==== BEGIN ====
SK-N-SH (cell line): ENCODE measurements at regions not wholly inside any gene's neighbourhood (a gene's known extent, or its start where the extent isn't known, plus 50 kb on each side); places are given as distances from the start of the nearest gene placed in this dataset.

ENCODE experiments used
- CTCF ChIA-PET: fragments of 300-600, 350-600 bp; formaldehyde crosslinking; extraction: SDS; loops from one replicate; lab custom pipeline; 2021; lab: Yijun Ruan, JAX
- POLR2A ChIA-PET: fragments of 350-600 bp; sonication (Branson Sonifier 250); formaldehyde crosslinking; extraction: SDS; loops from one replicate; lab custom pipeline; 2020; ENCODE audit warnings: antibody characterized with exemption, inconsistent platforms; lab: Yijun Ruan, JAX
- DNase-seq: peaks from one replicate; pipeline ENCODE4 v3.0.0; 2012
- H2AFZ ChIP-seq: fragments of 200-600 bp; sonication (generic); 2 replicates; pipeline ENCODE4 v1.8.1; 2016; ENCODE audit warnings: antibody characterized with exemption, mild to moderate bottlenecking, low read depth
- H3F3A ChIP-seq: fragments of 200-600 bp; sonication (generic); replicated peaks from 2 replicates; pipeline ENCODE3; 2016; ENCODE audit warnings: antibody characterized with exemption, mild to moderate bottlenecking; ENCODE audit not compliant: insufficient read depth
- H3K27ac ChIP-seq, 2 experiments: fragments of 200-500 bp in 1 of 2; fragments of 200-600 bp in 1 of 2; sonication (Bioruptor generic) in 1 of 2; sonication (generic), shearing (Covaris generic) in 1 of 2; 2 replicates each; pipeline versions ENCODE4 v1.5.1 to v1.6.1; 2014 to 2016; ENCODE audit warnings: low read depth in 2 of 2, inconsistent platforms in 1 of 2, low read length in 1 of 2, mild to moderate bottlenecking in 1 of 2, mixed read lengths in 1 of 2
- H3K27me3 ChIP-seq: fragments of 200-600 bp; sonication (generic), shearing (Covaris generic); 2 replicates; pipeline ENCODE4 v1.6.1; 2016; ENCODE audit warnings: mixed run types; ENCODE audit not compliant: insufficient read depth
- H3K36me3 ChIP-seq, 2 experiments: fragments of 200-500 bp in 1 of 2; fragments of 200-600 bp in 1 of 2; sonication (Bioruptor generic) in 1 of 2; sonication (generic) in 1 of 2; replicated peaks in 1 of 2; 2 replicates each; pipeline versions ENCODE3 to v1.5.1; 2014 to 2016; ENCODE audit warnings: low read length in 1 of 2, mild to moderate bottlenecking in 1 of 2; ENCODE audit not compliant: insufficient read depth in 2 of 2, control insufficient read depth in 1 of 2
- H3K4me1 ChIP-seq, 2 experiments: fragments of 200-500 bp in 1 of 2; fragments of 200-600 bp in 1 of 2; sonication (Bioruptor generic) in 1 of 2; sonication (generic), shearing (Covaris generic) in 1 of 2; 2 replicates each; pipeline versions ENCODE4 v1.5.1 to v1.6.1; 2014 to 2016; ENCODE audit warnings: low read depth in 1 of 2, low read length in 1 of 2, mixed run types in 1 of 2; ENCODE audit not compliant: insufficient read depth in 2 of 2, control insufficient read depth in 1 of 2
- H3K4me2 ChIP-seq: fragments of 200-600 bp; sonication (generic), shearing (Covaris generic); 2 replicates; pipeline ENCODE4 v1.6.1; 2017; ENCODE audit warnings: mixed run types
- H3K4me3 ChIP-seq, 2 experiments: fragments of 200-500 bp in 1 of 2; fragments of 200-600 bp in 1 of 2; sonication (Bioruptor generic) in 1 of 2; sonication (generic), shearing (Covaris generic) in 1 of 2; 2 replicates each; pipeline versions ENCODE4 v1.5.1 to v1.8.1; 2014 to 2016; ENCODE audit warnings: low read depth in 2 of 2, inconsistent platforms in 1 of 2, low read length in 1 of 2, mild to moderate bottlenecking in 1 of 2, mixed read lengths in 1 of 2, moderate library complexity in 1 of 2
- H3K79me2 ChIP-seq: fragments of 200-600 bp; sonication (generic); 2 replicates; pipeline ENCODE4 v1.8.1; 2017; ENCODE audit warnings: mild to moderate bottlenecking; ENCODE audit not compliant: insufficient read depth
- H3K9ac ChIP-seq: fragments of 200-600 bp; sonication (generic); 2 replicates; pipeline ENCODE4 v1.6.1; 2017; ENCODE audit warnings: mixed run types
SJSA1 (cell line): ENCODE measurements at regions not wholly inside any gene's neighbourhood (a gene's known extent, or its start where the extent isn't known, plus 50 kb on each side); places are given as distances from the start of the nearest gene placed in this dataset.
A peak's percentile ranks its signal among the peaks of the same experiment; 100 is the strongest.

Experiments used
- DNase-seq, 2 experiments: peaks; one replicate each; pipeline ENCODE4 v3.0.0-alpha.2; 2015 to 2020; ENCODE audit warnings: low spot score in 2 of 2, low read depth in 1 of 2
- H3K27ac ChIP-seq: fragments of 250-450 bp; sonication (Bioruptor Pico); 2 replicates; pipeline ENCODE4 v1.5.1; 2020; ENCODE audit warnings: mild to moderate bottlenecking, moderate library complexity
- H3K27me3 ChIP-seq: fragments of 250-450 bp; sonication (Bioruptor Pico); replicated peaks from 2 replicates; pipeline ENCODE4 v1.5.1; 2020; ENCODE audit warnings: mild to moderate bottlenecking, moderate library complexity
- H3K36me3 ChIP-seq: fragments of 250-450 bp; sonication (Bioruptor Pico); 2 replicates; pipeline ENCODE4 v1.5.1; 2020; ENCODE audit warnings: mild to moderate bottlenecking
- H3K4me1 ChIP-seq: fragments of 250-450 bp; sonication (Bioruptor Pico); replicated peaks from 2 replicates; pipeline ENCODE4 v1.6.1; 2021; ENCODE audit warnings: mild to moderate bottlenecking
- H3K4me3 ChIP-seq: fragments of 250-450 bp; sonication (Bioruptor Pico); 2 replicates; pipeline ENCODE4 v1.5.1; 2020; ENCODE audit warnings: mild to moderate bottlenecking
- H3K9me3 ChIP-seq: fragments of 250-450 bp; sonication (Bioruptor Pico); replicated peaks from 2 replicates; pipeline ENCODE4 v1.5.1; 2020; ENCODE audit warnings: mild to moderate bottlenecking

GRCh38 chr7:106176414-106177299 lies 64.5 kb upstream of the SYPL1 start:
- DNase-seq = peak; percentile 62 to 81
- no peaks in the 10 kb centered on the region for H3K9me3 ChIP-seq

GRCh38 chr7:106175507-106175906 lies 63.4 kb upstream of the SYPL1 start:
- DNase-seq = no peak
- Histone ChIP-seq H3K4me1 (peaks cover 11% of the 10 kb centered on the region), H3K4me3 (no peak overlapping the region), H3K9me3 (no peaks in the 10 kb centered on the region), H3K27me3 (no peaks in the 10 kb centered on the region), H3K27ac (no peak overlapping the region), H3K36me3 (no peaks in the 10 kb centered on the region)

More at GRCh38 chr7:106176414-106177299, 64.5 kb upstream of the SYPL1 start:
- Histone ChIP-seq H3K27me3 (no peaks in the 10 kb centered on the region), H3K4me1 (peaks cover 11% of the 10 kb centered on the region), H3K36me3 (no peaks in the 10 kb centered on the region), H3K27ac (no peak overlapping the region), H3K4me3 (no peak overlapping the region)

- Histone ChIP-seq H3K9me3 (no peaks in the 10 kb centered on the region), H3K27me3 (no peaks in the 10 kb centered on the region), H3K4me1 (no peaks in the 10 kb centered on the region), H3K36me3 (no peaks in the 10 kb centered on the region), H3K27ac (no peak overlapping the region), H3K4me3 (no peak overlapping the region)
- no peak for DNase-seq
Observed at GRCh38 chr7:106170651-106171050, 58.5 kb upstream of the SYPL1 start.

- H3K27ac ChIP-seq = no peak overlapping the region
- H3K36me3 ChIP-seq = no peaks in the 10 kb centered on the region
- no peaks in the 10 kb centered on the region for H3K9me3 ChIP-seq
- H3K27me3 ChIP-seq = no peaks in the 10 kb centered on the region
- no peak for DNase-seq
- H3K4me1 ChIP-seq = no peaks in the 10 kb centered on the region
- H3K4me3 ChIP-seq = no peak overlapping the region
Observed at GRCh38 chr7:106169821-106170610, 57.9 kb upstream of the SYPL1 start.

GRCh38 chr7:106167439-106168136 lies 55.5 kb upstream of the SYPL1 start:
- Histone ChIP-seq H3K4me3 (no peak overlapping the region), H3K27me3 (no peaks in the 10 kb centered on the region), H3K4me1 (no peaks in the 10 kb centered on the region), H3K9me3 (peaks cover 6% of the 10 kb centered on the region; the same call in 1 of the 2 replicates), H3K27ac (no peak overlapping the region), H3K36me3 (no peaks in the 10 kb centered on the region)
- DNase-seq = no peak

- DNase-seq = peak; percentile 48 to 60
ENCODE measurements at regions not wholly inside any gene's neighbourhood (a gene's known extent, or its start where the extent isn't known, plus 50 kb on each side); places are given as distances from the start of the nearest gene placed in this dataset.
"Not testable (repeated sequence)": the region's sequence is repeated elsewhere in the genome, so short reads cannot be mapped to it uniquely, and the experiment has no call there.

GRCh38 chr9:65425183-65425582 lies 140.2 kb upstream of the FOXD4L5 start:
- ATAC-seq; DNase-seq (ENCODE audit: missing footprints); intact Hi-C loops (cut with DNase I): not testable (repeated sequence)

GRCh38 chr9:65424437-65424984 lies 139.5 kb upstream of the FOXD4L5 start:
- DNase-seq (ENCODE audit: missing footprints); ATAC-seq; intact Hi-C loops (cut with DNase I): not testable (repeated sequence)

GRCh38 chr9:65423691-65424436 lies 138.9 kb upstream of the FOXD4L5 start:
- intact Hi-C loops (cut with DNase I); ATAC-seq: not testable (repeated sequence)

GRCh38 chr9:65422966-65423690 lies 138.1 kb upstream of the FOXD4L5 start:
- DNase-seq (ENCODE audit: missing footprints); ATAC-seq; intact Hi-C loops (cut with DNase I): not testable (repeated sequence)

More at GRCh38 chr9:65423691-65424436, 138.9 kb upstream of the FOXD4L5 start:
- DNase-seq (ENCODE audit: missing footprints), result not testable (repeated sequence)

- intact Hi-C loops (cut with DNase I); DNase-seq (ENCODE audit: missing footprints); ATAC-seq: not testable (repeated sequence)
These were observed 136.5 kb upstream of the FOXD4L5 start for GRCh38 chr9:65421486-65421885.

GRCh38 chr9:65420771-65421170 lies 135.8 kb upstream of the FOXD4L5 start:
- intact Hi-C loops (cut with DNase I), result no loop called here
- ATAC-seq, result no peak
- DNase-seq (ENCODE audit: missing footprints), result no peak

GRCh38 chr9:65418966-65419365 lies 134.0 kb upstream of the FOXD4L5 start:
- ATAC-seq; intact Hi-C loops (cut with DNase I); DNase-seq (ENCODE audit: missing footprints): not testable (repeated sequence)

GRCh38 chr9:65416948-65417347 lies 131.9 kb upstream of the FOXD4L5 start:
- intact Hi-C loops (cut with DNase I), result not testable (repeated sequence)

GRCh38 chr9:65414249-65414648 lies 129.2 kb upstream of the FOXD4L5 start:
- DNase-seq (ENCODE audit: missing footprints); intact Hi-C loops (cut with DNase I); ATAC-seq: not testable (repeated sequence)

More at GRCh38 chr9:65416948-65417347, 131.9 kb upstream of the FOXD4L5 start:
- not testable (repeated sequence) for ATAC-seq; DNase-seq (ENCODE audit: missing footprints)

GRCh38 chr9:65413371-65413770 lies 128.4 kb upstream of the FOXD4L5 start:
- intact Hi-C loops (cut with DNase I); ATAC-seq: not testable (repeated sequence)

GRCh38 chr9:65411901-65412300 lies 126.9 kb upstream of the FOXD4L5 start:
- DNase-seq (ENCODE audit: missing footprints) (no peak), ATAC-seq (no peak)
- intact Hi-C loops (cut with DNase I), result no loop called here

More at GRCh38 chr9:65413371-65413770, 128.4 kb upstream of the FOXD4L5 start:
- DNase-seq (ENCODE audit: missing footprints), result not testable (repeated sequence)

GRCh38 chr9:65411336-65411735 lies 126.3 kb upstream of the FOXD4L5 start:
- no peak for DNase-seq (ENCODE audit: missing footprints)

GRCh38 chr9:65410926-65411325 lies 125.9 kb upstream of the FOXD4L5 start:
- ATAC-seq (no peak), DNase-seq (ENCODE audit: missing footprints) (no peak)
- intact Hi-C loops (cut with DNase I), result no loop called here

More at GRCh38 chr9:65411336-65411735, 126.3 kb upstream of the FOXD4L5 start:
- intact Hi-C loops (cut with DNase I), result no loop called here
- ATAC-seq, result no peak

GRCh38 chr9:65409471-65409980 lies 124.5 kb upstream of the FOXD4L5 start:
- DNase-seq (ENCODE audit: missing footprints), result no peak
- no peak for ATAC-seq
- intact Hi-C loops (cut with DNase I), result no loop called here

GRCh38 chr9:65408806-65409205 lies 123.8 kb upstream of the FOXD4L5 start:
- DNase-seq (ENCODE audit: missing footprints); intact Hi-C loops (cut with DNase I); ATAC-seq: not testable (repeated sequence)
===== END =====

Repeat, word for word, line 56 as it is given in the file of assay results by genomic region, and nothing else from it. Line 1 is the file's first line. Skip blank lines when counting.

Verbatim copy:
- intact Hi-C loops (cut with DNase I); ATAC-seq: not testable (repeated sequence)